Discovering innovations that matter since 2002

Overconsumption of alcohol is a problem worldwide. According to Alcohol Concern, drinking alcohol is the third major risk factor for disease and death in the UK. Springwise has covered a number of innovations that aim to help curb binge drinking and the resultant negative effects. In the US, a wristband has been developed that measures blood alcohol levels, alerting drinkers when they go over the limit. And in Uruguay, a club rewards those who arrive sober with free entry. Now Alcosynth, attacks the problem from a different angle, aiming to do for alcohol what e-cigarettes did for tobacco.

Alcosynth is intended to mimic the pleasant effects of alcohol without leading to the negative physical consequences such as a dry mouth, nausea, a throbbing head or any of the long-term health issues. Its creator David Nutt, a professor at Imperial College, believes that the substance could replace regular alcohol by 2050. Nutt has now created around 90 different alcosynth compounds, two of which are currently being tested for widespread use. The effects last a couple of hours, as with normal alcohol, and will put an end to the possibility of feeling ‘too’ drunk. Describing how the substance works, Nutt explains, “We know where the good effects of alcohol are mediated in the brain, and can mimic them. And by not touching the bad areas, we don’t have the bad effects.” The second compound, Chaperone, will either be used simultaneously to moderate the effects of Alcosynth on an individual or, more controversially, to “sober up” quickly from Alcosynth at the end of an evening.

This development could have a significant impact on public health, alleviating the health problems caused by alcohol and thus reducing the burden on public health services. It is not yet clear whether the more controlled inebriation offered by Alcosynth will also reduce the social ills which can accompany alcohol misuse such as violence and drunk-driving. Are there other replacement substances that could be developed?

As drone use continues to grow, we’re seeing infrastructure develop to support the growing network, with recent spottings including flight insurance and dedicated drone airports. Now, a peer-to-peer drone rental service is in development.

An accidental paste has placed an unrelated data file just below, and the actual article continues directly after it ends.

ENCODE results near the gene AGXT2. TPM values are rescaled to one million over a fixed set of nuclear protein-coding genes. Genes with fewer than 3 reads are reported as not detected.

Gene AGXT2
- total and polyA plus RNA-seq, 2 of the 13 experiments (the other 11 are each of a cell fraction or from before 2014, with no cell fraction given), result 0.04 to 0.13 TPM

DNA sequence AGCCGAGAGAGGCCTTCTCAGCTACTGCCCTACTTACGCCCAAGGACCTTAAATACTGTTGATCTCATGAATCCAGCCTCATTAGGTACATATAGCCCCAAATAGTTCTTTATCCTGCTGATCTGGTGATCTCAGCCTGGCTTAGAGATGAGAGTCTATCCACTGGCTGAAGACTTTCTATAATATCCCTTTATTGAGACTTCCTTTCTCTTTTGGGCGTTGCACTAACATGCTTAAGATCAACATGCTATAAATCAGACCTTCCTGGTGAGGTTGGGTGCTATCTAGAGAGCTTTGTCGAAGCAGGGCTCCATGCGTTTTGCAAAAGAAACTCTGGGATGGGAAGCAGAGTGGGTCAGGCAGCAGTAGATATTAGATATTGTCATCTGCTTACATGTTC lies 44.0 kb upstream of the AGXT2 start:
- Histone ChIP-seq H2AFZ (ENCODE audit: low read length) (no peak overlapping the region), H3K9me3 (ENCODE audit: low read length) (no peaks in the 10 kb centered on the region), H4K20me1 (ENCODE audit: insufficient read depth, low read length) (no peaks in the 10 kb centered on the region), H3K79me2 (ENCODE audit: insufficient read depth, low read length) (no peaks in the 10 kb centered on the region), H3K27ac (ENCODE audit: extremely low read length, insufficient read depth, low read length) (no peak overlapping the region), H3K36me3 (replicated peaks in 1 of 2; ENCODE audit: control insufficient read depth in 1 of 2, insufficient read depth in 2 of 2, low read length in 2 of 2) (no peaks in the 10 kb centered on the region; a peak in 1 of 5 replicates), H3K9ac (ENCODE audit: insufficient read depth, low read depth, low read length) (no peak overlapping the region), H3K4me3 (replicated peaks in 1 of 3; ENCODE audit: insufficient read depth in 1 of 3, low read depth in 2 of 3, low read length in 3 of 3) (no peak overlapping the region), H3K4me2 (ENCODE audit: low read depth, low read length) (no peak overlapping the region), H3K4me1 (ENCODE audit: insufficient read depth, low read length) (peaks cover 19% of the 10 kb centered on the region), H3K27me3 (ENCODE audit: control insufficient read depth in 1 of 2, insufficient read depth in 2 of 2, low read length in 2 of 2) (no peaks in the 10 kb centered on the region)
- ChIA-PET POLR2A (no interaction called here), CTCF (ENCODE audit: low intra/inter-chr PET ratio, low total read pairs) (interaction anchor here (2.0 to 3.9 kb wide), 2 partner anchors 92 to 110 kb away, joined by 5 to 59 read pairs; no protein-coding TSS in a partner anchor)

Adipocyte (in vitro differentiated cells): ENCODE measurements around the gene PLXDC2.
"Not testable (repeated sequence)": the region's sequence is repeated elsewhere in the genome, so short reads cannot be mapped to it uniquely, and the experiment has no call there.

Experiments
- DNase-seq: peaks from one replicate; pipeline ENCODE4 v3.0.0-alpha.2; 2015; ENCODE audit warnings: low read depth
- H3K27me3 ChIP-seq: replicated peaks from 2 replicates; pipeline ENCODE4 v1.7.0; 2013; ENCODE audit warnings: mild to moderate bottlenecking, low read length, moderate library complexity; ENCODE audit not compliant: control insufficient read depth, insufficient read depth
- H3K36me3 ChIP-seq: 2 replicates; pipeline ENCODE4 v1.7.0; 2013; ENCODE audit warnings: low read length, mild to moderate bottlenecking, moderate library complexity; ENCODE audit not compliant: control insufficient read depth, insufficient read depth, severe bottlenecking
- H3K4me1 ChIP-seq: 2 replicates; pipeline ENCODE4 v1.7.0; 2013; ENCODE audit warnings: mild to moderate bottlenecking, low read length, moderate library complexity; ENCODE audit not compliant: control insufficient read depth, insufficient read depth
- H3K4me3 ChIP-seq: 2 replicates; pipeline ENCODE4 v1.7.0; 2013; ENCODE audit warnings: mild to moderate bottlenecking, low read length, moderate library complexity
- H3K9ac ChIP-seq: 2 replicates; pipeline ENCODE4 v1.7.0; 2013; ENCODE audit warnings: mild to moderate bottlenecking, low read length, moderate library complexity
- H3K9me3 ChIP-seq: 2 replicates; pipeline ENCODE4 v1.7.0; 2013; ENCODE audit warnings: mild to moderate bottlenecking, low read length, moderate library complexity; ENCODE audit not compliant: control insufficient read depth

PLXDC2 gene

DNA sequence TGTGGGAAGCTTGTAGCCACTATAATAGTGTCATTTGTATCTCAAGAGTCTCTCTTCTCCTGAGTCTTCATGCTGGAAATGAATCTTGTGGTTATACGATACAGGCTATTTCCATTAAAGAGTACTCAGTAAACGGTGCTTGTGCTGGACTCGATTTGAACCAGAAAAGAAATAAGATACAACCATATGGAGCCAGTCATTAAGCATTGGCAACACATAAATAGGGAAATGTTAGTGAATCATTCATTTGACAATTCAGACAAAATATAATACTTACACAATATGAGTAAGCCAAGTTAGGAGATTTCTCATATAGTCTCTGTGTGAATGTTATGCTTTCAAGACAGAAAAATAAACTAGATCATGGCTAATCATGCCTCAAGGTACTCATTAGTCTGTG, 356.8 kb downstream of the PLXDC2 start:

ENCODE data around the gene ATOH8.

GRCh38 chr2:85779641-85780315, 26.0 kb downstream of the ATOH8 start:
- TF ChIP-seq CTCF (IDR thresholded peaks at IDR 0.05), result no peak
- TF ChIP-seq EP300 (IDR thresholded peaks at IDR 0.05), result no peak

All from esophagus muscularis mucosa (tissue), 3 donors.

With Up Sonder, drone owners list their vehicles and availability and then users – who require them for specific tasks, such as weddings or sporting events – are able to request a rental. The selected drones are then delivered direct to users via a collaboration with UberRUSH (the Uber offshoot business-to-business courier). Owners are free to set their own prices – though recommendations are provided – with Up Sonder taking a small percentage of transactions (some of which is used to fund global clean water projects). Up Sonder also insures all drones in case of accidental damage while out on loan. Currently in beta, Up Sonder is available in New York, San Francisco and Chicago with free signup.

New uses for drones are being developed on a daily basis: what other services are required to support their use?

Frustrated by the amount of time it took to find, book and pay a reliable lawn mowing service, Robin founders created a simpler method. Homeowners answer a few questions to receive an online quote based on size of yard, frequency of visits and any extra work needed. Once payment has been taken, Robin contracts local, reliable lawn care companies to provide the service.

As well as providing responsive, app-based customer service, Robin also helps small companies. Lawn care business owners use Robin’s online booking and scheduling system to more quickly and efficiently manage their work. And while Robin is exploring the use of robotic lawn mowers, human contractors would still have work. Companies would lease a mower for basic mowing duties, while human teams manage the more complex tasks of trimming, weeding and fertilizing.

Multi-tasking is an interesting business angle, and recent examples include lawn-mowing postal workers in Finland and product testing that provides a public service in Brazil. How else could regular chores be made more efficient and or enjoyable?

Germany’s Junge Symphoniker Hamburg orchestra collaborated with wearable technology experts CuteCircuit to create the Sound Shirt. Wirelessly translating classical music into vibrations, the shirt lets deaf people feel what the orchestra plays.